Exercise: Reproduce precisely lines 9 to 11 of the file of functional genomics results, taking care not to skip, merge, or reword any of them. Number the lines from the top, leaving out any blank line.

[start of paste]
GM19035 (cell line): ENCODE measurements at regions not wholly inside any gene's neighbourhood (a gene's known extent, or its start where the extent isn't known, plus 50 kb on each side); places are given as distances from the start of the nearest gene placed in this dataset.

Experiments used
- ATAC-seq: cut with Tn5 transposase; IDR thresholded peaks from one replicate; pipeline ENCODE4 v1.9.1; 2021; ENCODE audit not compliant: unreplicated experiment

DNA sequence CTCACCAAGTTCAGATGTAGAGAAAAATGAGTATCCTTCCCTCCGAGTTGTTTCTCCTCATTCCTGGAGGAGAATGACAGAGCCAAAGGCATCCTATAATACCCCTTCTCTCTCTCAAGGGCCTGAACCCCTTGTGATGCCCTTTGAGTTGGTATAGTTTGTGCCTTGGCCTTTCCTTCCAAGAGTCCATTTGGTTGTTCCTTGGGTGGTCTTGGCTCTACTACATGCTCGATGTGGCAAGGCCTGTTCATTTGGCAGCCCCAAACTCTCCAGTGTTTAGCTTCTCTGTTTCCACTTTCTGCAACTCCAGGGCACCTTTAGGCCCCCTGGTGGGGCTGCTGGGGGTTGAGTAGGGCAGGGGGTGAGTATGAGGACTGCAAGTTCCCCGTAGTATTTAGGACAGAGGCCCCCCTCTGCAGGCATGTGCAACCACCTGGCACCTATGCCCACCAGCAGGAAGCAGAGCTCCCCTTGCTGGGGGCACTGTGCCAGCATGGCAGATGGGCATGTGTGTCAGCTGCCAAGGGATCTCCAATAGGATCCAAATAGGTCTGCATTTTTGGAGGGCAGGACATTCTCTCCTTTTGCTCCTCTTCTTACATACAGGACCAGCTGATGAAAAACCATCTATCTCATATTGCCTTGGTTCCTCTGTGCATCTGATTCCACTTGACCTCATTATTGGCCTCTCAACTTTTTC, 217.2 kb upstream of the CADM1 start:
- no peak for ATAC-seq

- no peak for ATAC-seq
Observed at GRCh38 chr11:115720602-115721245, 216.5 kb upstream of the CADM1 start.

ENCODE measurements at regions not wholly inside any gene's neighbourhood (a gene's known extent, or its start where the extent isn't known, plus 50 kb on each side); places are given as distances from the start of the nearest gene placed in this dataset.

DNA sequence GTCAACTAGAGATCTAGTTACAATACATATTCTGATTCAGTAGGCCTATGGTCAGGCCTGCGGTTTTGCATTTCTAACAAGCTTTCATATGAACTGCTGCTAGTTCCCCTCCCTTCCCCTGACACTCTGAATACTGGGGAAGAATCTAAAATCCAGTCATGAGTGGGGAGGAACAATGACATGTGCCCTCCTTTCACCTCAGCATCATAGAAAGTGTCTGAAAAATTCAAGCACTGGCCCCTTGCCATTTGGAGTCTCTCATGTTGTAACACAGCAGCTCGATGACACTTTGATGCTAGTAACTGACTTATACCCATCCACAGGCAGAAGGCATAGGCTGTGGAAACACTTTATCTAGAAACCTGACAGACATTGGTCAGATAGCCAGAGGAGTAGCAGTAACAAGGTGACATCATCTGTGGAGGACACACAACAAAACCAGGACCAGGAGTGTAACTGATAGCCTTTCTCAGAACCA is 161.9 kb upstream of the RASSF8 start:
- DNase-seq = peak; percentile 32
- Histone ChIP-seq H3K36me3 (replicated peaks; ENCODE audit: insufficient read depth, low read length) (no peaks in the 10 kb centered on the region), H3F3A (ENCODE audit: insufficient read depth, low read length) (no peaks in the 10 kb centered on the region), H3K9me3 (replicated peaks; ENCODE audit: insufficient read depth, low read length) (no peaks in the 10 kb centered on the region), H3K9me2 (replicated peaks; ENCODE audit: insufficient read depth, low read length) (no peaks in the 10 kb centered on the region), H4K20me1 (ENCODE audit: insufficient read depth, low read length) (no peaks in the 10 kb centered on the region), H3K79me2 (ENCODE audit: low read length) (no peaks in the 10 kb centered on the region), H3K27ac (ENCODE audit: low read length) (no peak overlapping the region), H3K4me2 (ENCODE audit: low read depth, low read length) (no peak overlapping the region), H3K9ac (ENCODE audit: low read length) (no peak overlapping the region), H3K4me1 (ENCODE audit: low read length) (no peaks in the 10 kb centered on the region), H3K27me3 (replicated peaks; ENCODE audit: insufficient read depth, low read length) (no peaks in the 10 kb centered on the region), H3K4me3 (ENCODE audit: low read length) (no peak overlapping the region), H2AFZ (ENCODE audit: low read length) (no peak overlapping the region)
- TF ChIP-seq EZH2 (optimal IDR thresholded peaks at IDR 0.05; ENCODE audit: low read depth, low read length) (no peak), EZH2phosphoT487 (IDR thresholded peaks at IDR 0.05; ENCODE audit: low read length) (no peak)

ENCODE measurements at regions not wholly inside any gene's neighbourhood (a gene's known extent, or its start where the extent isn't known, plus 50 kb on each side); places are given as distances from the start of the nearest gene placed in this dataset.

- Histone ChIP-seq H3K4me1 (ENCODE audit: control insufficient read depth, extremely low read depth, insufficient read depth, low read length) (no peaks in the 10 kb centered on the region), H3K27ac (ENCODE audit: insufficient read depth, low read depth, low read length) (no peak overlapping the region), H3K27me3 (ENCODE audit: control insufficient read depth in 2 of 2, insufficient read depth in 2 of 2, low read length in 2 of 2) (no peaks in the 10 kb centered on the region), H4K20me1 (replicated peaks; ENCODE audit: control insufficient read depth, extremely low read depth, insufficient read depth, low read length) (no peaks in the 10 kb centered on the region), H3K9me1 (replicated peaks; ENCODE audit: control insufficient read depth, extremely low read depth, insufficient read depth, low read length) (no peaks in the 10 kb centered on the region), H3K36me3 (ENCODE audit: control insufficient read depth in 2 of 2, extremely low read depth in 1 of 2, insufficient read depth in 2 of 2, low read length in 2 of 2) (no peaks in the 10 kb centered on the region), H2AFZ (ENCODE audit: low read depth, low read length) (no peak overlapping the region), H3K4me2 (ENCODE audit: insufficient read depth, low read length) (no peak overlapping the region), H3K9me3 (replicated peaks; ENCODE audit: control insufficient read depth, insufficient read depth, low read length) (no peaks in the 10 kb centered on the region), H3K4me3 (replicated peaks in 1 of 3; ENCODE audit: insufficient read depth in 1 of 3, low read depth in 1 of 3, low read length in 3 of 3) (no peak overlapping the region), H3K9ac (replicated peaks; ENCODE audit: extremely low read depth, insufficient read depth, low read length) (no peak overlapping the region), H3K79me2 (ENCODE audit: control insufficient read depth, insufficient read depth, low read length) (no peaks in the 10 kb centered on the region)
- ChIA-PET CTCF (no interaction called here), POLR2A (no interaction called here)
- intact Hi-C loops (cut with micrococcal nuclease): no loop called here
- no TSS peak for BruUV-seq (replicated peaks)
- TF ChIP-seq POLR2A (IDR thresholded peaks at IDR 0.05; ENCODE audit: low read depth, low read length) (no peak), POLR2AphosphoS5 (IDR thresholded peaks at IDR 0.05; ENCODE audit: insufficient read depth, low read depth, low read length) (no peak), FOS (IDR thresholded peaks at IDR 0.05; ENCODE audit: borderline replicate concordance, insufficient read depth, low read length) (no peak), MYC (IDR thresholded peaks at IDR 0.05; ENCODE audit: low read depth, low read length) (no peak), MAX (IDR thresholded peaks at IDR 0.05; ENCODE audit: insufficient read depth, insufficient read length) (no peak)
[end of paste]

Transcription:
DNA sequence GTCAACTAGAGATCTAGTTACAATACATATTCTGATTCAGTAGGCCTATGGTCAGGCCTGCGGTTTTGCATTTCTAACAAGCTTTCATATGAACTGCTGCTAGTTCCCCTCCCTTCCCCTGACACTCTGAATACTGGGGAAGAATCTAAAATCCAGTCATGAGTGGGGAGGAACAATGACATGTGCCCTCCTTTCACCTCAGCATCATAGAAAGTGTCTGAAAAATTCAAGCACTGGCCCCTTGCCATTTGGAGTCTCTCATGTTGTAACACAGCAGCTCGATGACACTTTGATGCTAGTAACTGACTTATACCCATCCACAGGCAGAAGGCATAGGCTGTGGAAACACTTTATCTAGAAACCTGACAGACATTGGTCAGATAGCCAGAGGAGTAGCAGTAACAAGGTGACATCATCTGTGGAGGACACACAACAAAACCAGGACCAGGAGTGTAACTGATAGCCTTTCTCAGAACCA is 161.9 kb upstream of the RASSF8 start:
- DNase-seq = peak; percentile 32
- Histone ChIP-seq H3K36me3 (replicated peaks; ENCODE audit: insufficient read depth, low read length) (no peaks in the 10 kb centered on the region), H3F3A (ENCODE audit: insufficient read depth, low read length) (no peaks in the 10 kb centered on the region), H3K9me3 (replicated peaks; ENCODE audit: insufficient read depth, low read length) (no peaks in the 10 kb centered on the region), H3K9me2 (replicated peaks; ENCODE audit: insufficient read depth, low read length) (no peaks in the 10 kb centered on the region), H4K20me1 (ENCODE audit: insufficient read depth, low read length) (no peaks in the 10 kb centered on the region), H3K79me2 (ENCODE audit: low read length) (no peaks in the 10 kb centered on the region), H3K27ac (ENCODE audit: low read length) (no peak overlapping the region), H3K4me2 (ENCODE audit: low read depth, low read length) (no peak overlapping the region), H3K9ac (ENCODE audit: low read length) (no peak overlapping the region), H3K4me1 (ENCODE audit: low read length) (no peaks in the 10 kb centered on the region), H3K27me3 (replicated peaks; ENCODE audit: insufficient read depth, low read length) (no peaks in the 10 kb centered on the region), H3K4me3 (ENCODE audit: low read length) (no peak overlapping the region), H2AFZ (ENCODE audit: low read length) (no peak overlapping the region)